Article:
Convention Showed Trump Is Bad At The Things He’s Supposed To Be Good At
Mary Katharine Ham
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A convention is traditionally a showcase of what a candidate and a party want you to know about them. They are highly scripted, full of artifice and managed messages, staffed by armies of planners of everything from lighting to speech writing.

A Donald Trump convention is different. We knew it would be. It’s both good and bad for all the reasons Trump’s candidacy is. It is entertaining, with story lines of discord and mistakes. On the other hand, it did not do the things a convention should—unite a party while projecting rah-rah good feelings to America.

A Trump convention doesn’t tell us what he and the party want America to know about him in the traditional ways, but it does tell us something about him. I was most struck by how he’s not very good at the very things he’s supposed to be good at.

Stagecraft and Branding

Donald Trump is a showman. If there’s one thing we know about this modern-day Barnum, it’s that he’s capable of delivering in the big top. His moment was Thursday, but he had a stage to himself for his message for days in front of the entire nation. He and his team were in charge of all of it.

Even if he’s not in the room, one would think the campaign would be interested in holding the excitement there, but they made programming choices that prevented just that from happening. Scheduling decisions left supposed keynote speakers and rising stars like Sen. Joni Ernst with their audience headed to the doors. Fiery speakers like Laura Ingraham, who know how to work the crowd, were relegated to early hours, while less skilled speakers got slots closer to prime time. More than once, Trump stepped on other speakers at his own convention by calling into cable news shows to do interviews while they spoke.

The campaign often didn’t make the best of the 10 p.m. hour, plodding with poor pacing through the one hour all three of the broadcast networks dip into the convention and carry it to a giant audience. On the third night of the gathering, the giant screen behind the speakers shorted out during that very hour, leaving Eric Trump and Sen. Ted Cruz with error messages and black screens behind them.

On the night of the biggest speech of his life, I didn’t even get the one thing I like about a Trump candidacy. There was a subdued and traditional entrance utterly devoid of fog machines or WWE pageantry. Sigh.

Hiring the Best People

It would be impossible to count the number of times Trump has said he’ll hire the best people to cover his gaps in knowledge and experience. This week, a longtime staffer admitted plagiarizing Melania Trump’s speech from Michelle Obama’s 2008 convention speech and went unpunished.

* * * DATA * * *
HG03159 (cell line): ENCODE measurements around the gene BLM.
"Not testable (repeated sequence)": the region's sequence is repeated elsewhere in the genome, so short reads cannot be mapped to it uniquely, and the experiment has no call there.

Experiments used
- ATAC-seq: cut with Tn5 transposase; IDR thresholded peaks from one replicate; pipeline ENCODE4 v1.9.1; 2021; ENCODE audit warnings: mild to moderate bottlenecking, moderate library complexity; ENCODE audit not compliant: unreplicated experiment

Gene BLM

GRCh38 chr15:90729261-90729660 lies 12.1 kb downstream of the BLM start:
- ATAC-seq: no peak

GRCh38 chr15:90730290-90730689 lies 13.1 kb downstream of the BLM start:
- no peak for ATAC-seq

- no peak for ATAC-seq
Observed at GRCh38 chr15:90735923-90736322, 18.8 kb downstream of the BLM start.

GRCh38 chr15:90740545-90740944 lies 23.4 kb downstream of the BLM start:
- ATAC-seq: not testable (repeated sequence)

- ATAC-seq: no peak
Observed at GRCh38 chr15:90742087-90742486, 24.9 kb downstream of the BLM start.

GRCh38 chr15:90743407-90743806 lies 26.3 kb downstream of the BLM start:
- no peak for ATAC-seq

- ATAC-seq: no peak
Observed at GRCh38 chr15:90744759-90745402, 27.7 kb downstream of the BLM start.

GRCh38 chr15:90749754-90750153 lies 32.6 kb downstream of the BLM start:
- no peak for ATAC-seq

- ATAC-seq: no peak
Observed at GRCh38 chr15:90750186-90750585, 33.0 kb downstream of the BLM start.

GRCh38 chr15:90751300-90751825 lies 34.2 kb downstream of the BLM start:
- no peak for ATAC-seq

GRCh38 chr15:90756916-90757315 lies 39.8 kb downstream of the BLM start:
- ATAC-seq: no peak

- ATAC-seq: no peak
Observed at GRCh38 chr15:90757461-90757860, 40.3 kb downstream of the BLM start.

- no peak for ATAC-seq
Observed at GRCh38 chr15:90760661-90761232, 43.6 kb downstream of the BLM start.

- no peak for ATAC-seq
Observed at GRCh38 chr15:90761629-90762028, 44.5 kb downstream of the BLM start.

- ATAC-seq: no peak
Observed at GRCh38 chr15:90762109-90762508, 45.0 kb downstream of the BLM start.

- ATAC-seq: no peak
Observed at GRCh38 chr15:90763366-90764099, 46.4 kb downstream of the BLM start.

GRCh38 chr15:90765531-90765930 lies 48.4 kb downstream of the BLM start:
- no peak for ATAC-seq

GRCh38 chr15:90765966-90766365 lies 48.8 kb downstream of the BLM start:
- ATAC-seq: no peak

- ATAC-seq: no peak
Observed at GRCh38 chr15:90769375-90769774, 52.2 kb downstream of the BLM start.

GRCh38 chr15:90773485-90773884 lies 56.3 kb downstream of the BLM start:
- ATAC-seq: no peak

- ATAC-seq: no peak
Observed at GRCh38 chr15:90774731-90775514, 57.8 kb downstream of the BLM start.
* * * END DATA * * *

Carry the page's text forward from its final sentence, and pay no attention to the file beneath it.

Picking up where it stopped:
Over and over, things that were imminently knowable were unknown to the Trump campaign. Cruz told them he wasn’t going to endorse Trump. He gave them an accurate written version of his speech. They gave him a prime time speaking slot anyway. The next day, they added a complaint in their consternation—Cruz had run over his allotted time and pushed Pence further into the 10 p.m. hour than they wanted. Short of death and taxes, there is nothing surer than Ted Cruz running over his speech time.

The best people couldn’t figure any of this out. “(I have) no tolerance for government incompetence,” Trump said in his acceptance speech Thursday. But he had quite a bit of tolerance for incompetence this week.

Making Money

Customarily, naming a VP and the subsequent convention aren’t just messaging boons, but great big money bombs. The fundraising cash should be flowing freely during these events to prep the party’s war chests for the fall.

Trump had fallen far behind Clinton by May, with not even $2 million cash on hand to Hillary’s $44 million. Things improved in June and the Trump campaign almost matched Clinton’s, bringing in about $20 million. However, as with many parts of a campaign, it is obvious Trump doesn’t have a normal infrastructure or plan, and the campaign misses opportunities as a result.

Watchdog groups filed Federal Election Commission complaints against the Trump campaign for soliciting foreign nationals via email in June. When Trump named his vice presidential pick, Gov. Mike Pence, one Politico reporter noticed more than a dozen things a campaign would normally do to capitalize on the announcement that went undone. There was no announcement on Trump’s web site, no change to Pence’s Twitter bio, no Google ads or prompt fundraising emails to supporters. Coordination on this front is not a small thing. American politics is a game of inches, and taking splashy, cashy advantage of one’s big moments is part of the game.

During the convention, the campaign has advertised online, giving small-money donors a spot on the convention Jumbotron for donations. It remains to be seen in the next FEC report how well the Trump campaign did with fundraising around the convention, but efforts feel scattershot and the VP roll-out indicates that’s probably because they are.

As with many things Trump, talk of his competence looks like a lot of bluster. Perhaps the truest sentence of the convention was uttered by Melania, who promised, “There will be good times and hard times and unexpected turns. It would not be a Trump contest without excitement and drama.” She was right.

This is his true core competency. He is the man of constant tension and constant attention. But at least we got a rambling, stream-of-consciousness, vaudevillian acceptance speech out of the deal, right?

Mary Katharine Ham is a CNN contributor.
Photo RNC / RT

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